A tragic day has fallen the music world and music lovers far and wide as David Bowie has lost his 18 month battle with cancer just days after his 69th birthday and unveiling the critically acclaimed album “Lazarus” which features the genre blending icon backed by a jazz quintet to continue the tantalizing legacy the musical pioneer was renowned for. Never one to shy from diversity Bowie has contributed to nearly every genre of music in some way or form from his early days starting out learning how to play saxophone after being inspired by such African American jazz legends such as John Coltrane and Charles Mingus to going on to generating dozens of hits to producing albums for artists such as Lou Reed and working along such renowned black artists such as Tina Turner, Goldie, and more.
Among his many contributions to music he also never shied away from attempting to bridging cultural divides being one of the very first white artists to appear on Soul Train (a spot most notably originally offered to Elvis Presley who declined), being one of the main draws to the ’76 mega music campaign Rock against Racism (which featured a powerful anti-racist message promoted by bringing predominately white punk artists such as the Clash, Tom Robinson Band, Generation X together with afro-centric reggae artists such as Misty In Roots, Steel Pulse and Black Slate) a movement which has inspired several similar to it and multiple revivals of the original itself. He also collaborated with gay icon Freddie Mercury, Tina Turner and Detroit’s own Iggy Pop before going on to form the hard rock group Tin Machine to which staunchly anti-Neo Nazi messages where no stranger in their music. Around this time he also released numerous dance oriented albums such as “Black Tie White Noise” which shone a light on his jazz and hip hop influences.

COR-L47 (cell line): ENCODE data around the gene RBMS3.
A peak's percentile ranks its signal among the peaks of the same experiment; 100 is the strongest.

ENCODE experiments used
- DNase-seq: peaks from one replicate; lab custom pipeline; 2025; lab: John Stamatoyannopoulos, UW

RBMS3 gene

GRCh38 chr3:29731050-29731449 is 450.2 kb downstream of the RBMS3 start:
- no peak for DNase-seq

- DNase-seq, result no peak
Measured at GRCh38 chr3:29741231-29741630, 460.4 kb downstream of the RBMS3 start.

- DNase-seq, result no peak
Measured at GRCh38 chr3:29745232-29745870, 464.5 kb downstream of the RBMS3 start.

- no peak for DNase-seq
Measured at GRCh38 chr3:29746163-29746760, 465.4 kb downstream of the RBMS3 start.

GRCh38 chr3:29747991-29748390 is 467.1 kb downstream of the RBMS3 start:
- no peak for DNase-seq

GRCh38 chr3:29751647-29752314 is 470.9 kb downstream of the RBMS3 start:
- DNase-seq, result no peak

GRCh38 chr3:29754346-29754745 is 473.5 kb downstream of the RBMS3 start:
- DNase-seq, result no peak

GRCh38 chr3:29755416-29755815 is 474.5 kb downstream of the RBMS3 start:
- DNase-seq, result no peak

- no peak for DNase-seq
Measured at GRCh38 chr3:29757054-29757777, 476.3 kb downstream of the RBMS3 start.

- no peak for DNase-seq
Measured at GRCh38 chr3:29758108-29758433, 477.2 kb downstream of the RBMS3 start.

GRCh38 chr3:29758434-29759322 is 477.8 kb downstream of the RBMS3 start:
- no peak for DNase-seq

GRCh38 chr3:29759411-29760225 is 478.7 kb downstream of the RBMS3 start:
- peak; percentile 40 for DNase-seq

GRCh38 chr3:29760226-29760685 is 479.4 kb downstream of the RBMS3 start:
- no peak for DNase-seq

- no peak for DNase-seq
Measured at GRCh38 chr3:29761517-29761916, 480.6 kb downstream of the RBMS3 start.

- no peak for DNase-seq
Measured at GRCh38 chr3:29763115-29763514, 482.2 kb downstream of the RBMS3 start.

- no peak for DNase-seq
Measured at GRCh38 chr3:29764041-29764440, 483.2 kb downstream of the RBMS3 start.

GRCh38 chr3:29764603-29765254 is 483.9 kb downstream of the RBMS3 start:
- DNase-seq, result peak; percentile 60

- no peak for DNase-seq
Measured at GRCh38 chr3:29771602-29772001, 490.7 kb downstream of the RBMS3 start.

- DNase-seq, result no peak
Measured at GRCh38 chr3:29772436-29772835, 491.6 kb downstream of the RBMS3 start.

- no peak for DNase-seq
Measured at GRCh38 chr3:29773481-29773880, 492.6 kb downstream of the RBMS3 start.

In fact when news of his passing got out numerous hip hop artists had nothing but remorseful and positive things to say about Bowie and his influence on hip hop. Kanye West stating that David Bowie was “…one of my most important influences, so fearless, so creative, he gaves magic for a life time.” Citing the icon as a major influence in his own exploratory ventures from fashion to daring to venture out in electronic music into his own hip hop style.
Kendrick Lamar also wrote “What a honor, what a soul. David Bowie, Spirit of Gold. RIP” and going on to write “Hoping 2 meet u after we heard the news. At Brock’s house watching your Doc’s & interviews. But no lens could ever capture your point of view.”
David Bowie’s influence on hip hop has stretched from the mainstream, for example putting the former pop rapper Vanilla Ice on the map with then uber popular track “Ice Ice Baby” to appearing on such memorable and respected hip hop tracks as Jay Z’s scorching “The Takeover”, MC Lyte’s “Put It on You” and even the more controversial artists such as Public Enemy’s “Night of the Living Baseheads” and Ice Cube’s “Alive on Arrival” but he also can be found as an inspiration to hip hop’s underground where “Soul love” can be found in the mix of works from El-P and Detroit legend also gone too soon J.Dilla who similarly composed the revered “Donuts” also near his passing from a hospital bed. Lastly who can forget the monster club banger of it’s day “Been Around the World” featuring one of hip hop’s most beloved and honored MC’s Notorious B.I.G along side then Puff Daddy (now P.Diddy) and Ma$e.
David Bowie is survived by his wife Somali-American super model Iman Mohamed Abdulmajid, widely known as simply “Iman” and his 3 children: Duncan Jones(son) , Zulekha Haywood (step daughter) and Alexandria Zahra Jones (daughter) and will be celebrated in a tribute concert at Carnegie hall on March 31st featuring by The Roots, Cyndi Lauper, The Mountain Goats and many other artists.